Further objects and advantages of the present invention will be apparent to those skilled in the art to which it relates from the following detailed description of a preferred embodiment thereof made with reference to the accompanying drawings forming a part of this specification and in which:

FIG. 1 is an axial cross-sectional view of a universal 3 joint embodying the present invention and having three telescoped spring sleeves;

FIG. 2 is a sectional view, partly in elevation, of the outer spring sleeve before assembly in the universal joint of FIG. 1;

FIG. 3 is a sectional view, partly in elevation, of the intermediate spring sleeve before assembly into the universal joint of FIG. 1;

FIG. 4 is a sectional view, partly in elevation, of the inner spring sleeve before assembly into the universal joint of FIG. 1;

FIG. 5 is a fragmentary sectional view, on an enlarged scale, of a portion of the universal joint shown in FIG. 1;

FIG. 6 is a transverse cross-sectional view of the universal joint shown in FIG. 1, taken approximately along the section line 6-6 of FIG. 1;

FIG. 7 is a view illustrating portion of the universal joint during the assembly thereof;

FIG. 8 is a cross-sectional view taken approximately along the section line 8--8 of FIG. 6;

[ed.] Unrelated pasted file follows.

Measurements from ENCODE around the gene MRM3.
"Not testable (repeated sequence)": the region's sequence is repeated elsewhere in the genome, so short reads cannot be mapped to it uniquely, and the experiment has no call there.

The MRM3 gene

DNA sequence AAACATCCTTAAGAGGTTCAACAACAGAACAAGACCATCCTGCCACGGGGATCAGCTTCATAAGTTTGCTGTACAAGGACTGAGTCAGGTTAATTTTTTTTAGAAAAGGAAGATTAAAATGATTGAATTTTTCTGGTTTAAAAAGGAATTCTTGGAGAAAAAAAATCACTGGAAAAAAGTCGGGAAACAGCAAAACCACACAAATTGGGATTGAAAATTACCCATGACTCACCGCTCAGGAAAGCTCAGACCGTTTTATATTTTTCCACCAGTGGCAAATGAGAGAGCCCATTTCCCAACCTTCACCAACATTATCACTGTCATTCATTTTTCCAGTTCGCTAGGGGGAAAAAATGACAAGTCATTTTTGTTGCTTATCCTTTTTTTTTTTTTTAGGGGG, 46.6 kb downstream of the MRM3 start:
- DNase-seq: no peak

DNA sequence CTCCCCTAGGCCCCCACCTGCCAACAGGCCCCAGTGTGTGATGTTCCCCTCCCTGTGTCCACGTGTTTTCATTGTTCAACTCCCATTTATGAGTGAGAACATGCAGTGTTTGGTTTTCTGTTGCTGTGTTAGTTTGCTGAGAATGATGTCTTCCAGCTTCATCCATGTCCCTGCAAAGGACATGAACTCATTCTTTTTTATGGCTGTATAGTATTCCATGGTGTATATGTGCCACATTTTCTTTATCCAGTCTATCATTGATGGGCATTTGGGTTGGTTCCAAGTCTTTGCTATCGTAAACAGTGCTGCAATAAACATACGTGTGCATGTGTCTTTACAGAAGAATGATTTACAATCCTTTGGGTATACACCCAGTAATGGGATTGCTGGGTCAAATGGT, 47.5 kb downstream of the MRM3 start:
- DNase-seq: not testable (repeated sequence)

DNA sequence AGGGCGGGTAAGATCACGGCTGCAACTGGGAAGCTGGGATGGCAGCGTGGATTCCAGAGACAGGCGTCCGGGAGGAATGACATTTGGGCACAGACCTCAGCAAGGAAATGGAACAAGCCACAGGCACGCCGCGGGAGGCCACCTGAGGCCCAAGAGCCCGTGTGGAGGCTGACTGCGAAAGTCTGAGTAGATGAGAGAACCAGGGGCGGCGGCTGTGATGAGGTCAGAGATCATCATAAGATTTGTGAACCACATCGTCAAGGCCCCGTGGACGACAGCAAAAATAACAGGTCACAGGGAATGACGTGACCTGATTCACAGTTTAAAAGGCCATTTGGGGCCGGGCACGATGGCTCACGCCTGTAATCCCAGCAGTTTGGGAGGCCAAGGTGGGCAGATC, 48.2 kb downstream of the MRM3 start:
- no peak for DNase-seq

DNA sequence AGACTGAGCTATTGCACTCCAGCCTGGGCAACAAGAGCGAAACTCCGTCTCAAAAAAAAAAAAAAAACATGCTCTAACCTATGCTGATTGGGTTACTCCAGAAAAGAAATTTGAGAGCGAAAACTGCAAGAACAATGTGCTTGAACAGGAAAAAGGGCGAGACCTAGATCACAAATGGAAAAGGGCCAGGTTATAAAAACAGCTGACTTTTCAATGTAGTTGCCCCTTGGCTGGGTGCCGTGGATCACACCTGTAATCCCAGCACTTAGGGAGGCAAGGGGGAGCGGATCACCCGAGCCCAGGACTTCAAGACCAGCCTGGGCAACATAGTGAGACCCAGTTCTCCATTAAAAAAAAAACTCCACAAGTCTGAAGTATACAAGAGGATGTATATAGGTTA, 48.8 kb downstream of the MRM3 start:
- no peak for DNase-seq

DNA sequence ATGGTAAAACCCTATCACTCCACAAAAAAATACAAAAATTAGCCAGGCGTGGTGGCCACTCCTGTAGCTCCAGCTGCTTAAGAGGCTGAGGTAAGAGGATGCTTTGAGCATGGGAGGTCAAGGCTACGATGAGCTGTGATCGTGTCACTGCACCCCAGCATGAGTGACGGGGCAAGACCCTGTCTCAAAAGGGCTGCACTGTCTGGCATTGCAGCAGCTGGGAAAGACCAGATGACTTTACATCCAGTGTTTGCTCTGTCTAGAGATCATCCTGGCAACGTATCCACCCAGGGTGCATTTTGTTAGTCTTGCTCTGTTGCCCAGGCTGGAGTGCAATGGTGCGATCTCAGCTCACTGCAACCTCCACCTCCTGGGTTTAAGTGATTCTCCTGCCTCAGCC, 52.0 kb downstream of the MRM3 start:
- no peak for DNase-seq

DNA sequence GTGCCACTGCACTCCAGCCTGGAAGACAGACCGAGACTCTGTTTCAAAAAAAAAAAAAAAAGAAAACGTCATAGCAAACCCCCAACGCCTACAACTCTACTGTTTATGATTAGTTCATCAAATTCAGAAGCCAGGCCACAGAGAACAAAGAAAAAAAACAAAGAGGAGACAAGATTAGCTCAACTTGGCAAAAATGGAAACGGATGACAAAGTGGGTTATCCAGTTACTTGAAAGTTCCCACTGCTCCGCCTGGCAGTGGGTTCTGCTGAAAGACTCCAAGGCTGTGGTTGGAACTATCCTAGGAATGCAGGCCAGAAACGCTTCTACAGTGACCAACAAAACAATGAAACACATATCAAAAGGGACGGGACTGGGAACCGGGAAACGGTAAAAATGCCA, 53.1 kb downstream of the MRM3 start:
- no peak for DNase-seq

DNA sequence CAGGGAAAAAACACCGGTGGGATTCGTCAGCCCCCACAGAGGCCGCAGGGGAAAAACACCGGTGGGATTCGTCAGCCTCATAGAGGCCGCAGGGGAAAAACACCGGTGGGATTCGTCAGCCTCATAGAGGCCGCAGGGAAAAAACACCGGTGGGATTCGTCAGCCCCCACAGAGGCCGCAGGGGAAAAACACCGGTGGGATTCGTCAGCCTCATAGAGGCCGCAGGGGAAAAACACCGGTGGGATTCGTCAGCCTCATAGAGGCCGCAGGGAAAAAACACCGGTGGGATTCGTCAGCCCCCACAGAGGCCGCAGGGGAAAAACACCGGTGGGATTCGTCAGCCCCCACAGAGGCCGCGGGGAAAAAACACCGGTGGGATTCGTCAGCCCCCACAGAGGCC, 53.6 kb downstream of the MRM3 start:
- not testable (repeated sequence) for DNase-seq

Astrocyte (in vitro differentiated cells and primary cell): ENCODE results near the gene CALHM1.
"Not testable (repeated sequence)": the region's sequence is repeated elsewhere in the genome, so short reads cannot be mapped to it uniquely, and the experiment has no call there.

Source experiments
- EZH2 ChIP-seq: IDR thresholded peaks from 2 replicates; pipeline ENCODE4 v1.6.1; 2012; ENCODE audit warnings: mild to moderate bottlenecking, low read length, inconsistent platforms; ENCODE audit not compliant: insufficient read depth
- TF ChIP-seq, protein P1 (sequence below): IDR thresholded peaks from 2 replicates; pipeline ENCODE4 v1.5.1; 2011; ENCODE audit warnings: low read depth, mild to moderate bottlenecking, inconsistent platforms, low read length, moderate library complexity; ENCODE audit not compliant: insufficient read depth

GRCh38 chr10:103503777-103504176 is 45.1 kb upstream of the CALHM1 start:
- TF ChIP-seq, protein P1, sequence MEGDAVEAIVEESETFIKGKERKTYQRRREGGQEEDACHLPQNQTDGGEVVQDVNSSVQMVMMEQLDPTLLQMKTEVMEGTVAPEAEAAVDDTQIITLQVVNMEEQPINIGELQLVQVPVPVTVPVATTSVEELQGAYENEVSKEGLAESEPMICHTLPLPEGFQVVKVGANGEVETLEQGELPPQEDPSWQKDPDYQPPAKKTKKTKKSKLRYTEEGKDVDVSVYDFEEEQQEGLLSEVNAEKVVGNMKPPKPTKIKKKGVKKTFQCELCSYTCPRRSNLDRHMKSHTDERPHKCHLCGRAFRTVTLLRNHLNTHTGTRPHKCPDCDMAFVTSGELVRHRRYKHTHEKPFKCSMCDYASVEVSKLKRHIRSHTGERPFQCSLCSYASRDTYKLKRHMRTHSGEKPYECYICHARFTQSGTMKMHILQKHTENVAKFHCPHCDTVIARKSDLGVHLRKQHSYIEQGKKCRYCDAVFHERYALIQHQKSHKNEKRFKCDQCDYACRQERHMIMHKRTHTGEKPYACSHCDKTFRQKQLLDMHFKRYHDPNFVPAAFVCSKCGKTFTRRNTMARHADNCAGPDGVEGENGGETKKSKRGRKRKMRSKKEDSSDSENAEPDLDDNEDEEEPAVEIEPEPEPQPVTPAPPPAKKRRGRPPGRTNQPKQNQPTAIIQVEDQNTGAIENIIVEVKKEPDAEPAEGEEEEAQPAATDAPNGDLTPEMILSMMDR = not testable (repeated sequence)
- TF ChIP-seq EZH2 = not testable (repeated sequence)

FIG. 9 is a fragmentary view of a portion of the universal joint of FIG. 1 with parts broken away;

FIG. 10 is a sectional developed view of a portion of the universal joint shown in FIG. 1;

FIG. 11 is a schematic view illustrating a portion of the universal joint shown in FIG. 1; and

FIGS. 12-19 are schematic sectional views illustrating different steps in the method of assembling the universal joint shown in FIG. 1;

The present invention relates to universal joints of the spring type used to transmit torque in opposite directions between driving and driven members. Primarily, such joints are used in vehicles and are associated with the drive shaft thereof. Often two universal joints are used at opposite ends of the drive shaft, namely, at the front and 5211 joint 5 of the spring type for use in association with a drive shaft 6 of an automobile. The universal joint 5 illustrated in the drawings is a front end joint and transmits torque from the transmission of the automobile, not shown, to the drive shaft 6. The joint 5 comprises a driving means 7 operatively connected to the transmission to be driven thereby, a driven means 8 adapted to be connected to the drive shaft 6, and spring means 9 connected to the driving and driven means for transmitting torque therebetween in opposite directions.